Australian insolvency law provides for a number of insolvency procedures:
- administration involves the appointment of an insolvency practitioner as a voluntary administrator to take control of the affairs of the company for a short period to provide for the affairs of the company to be administered in a way that:
1. maximises the chances of the company, or as much as possible of its business, continuing in existence; or
2. (if that is not possible) results in a better return for the company's creditors and members than would result from an immediate winding up of the company.
- small business restructuring is a new process, as of 1 January 2021, in which certain eligible companies may appoint a “small business restructuring practitioner” to develop and propose a debt restructuring plan to creditors while the directors of the company maintain control of the business;
- a deed of company arrangement is a binding arrangement between a company and its creditors, administered by an insolvency practitioner, governing how the company's property and affairs will be dealt with, and is one of the possible outcomes of the voluntary administration procedure;
- liquidation or winding up is the winding up of a company and the distribution of its assets to creditors and (if there is any surplus) members, by an insolvency practitioner appointed as a liquidator – in an insolvent context, it can be initiated by the company's members, creditors (including as the outcome of a voluntary administration) or by an order of an Australian court;
- receivership involves the appointment (usually by a secured creditor) of an insolvency practitioner as a receiver to the secured property of a company to realise that property; and
- bankruptcy involves the administration of the affairs of an insolvent natural person by an insolvency practitioner or government entity, as trustee of the bankrupt estate of the person.
How does a party’s insolvency impact pending arbitration proceedings?
The impact of a party's insolvency on pending arbitration proceedings depends on whether the insolvent party is the claimant or the respondent in the pending arbitration, and on the type of insolvency administration to which the insolvent party is subject.
Where a corporation which is the claimant in a pending arbitration becomes subject to a form of insolvency administration, there is no procedural hurdle for the continuation of the proceedings; the insolvency administrator appointed to the company (who may be an administrator, receiver or liquidator) has the power to pursue any claim in the name of, and on behalf of, the company in the arbitration and will generally be bound by previous procedural steps or decisions made in the proceedings, in addition to duties of confidentiality (Corporations Act 2001 (Cth), Sections 420(2)(k) and (2)(w), 437A(1)(d) and 477(2)(a); Corporations Regulations 2001 (Cth) sch. 8A, cl. 2(j)). There is no need for the insolvency administrator to be joined as a party to the arbitration or to amend the claim. However, in the usual course, the other parties to the arbitration and the tribunal will be notified of the appointment by the insolvency administrators. If an insolvency administrator elects not to continue with a pending arbitration, the insolvent claimant is bound by the insolvency administrator 's decision to withdraw from the arbitration as if the claimant itself had taken that step. However, any previous or consequential orders made in favour of the respondent (e.g. in respect of costs) would likely be provable in the insolvency administration of the insolvent claimant.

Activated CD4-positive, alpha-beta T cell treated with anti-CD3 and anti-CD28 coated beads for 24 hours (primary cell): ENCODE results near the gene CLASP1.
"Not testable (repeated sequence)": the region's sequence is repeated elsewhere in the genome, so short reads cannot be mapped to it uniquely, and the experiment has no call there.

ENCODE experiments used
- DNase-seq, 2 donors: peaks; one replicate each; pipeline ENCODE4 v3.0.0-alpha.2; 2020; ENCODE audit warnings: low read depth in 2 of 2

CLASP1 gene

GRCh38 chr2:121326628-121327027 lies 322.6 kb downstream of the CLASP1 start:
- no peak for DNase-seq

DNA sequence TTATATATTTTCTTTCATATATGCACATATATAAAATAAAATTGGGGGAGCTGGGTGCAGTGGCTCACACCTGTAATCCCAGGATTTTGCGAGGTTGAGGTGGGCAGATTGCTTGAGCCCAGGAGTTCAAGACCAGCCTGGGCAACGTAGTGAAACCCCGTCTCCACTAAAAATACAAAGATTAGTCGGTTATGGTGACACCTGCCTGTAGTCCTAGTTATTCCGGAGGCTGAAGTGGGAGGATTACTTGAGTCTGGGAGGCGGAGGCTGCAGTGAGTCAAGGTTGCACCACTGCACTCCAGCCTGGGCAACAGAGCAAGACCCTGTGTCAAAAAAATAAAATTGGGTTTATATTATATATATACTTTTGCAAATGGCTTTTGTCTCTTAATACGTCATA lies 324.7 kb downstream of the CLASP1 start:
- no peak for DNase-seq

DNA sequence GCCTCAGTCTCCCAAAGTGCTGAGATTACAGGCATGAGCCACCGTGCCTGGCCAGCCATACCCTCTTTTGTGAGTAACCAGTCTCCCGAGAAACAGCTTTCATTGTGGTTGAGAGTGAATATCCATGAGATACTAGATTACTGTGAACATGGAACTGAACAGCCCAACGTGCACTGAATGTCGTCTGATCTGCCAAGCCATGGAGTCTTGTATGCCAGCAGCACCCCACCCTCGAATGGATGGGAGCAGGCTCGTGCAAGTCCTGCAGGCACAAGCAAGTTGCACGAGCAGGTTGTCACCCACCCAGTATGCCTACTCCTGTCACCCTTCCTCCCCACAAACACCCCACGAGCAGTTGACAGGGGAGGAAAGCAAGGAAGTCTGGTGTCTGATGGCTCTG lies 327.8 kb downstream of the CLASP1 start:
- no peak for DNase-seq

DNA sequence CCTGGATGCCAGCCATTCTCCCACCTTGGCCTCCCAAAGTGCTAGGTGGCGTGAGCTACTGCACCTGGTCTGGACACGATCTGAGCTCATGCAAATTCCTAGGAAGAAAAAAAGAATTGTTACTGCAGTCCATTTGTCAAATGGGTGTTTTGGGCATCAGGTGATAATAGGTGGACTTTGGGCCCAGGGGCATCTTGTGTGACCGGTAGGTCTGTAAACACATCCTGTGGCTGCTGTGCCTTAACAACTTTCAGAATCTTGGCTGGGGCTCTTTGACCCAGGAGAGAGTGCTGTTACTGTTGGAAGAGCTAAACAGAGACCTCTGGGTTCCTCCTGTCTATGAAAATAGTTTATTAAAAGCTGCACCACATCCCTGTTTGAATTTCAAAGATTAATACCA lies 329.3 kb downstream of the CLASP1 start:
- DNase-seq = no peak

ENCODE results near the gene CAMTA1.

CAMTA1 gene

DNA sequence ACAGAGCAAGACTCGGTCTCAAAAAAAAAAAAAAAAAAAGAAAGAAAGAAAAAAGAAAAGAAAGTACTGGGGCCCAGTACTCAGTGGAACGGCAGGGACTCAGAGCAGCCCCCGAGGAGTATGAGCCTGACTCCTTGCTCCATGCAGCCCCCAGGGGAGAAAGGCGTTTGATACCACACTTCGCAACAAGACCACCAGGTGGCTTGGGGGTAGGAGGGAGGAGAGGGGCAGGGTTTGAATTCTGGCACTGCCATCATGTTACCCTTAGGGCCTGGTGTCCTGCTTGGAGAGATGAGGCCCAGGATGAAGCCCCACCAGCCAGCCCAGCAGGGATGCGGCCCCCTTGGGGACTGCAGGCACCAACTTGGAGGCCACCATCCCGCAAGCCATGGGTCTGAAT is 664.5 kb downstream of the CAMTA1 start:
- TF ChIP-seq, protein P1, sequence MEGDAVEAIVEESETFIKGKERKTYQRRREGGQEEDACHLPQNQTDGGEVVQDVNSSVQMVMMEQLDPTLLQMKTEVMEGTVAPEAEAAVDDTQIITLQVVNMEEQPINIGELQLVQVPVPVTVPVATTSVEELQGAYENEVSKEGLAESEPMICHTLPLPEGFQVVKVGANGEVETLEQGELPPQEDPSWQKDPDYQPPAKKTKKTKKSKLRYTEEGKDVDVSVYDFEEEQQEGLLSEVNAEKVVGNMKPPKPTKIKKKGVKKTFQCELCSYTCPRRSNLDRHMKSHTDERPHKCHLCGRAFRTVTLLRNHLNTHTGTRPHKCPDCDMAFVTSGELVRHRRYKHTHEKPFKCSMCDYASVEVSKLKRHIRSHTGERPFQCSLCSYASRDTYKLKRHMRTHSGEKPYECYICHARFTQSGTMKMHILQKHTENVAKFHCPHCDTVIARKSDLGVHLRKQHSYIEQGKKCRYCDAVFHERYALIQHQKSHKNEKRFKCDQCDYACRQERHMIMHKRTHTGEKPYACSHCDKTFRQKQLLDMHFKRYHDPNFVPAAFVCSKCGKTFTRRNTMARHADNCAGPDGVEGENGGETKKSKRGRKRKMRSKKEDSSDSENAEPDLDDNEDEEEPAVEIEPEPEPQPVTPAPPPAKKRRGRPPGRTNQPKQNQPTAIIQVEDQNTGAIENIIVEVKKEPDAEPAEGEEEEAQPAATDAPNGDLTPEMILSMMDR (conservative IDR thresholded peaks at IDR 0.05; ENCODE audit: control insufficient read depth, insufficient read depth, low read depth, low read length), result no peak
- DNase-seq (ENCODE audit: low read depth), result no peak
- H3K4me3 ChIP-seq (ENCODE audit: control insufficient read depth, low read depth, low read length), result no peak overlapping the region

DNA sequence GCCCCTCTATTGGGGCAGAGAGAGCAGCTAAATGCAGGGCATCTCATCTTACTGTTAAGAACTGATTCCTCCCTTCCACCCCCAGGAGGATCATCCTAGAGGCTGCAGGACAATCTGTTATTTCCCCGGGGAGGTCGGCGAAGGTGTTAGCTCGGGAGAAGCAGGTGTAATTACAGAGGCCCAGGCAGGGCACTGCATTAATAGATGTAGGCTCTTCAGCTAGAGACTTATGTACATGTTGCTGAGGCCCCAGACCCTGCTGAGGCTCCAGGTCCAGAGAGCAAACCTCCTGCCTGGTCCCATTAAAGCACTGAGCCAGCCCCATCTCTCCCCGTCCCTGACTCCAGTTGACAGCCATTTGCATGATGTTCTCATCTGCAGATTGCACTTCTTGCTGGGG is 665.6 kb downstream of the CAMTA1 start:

If the respondent in a pending arbitration becomes subject to a form of insolvency administration, the ability of the claimant to continue with the proceeding may be restricted. This is because the Corporations Act 2001 and the Bankruptcy Act 1966 impose an automatic “stay” on various types of legal proceedings against insolvent companies and bankrupt individuals. Whether or not there is a stay depends on the type of insolvency administration.
If the claimant is an individual subject to personal bankruptcy, an arbitration will be stayed unless and until the trustee in bankruptcy elects to continue the action (Bankruptcy Act 1966 (Cth), Section 60(2)-(3)).
If an individual respondent becomes bankrupt, any legal proceedings, including an arbitration, in respect of a provable debt are stayed unless leave of the court is obtained (Bankruptcy Act 1966 (Cth), Section 58(3)). In determining whether leave is to be granted for an arbitration to proceed, the court will consider whether the balance of convenience lies in allowing the claimant to proceed with the arbitration or in pursuing the claim by lodging a proof of debt in the respondent's bankruptcy (where it will be adjudicated on by the trustee in bankruptcy). Claims not in respect of a provable debt are not stayed.
Voluntary administration and winding up in insolvency
In the case of a respondent which is in voluntary administration, under a “small business restructuring” or which is being wound up in insolvency or by an Australian court, there is no automatic stay on pending arbitration proceedings (Auburn Council v Austin Australia Pty Ltd  NSWSC 141; Larkden Pty Ltd v Lloyd Energy Systems Pty Ltd (2011) 285 ALR 207. See Corporations Act 2001 (Cth), Sections 440D, 453S and 471B). The applicable provisions of the Corporations Act 2001 only stay court proceedings against companies subject to those insolvency administrations. A voluntary administrator may, however, apply to a court for orders extending the automatic stay in a voluntary administration to arbitration proceedings pursuant to Corporations Act 2001 (Cth), Section 447A (e.g. Re THO Services Ltd  NSWSC 509).
A pending arbitration that substantively concerns an insolvency procedure (e.g. winding up a company or concerning a voidable transaction) may be set aside on the basis that the subject matter is not arbitrable.
Voluntary winding up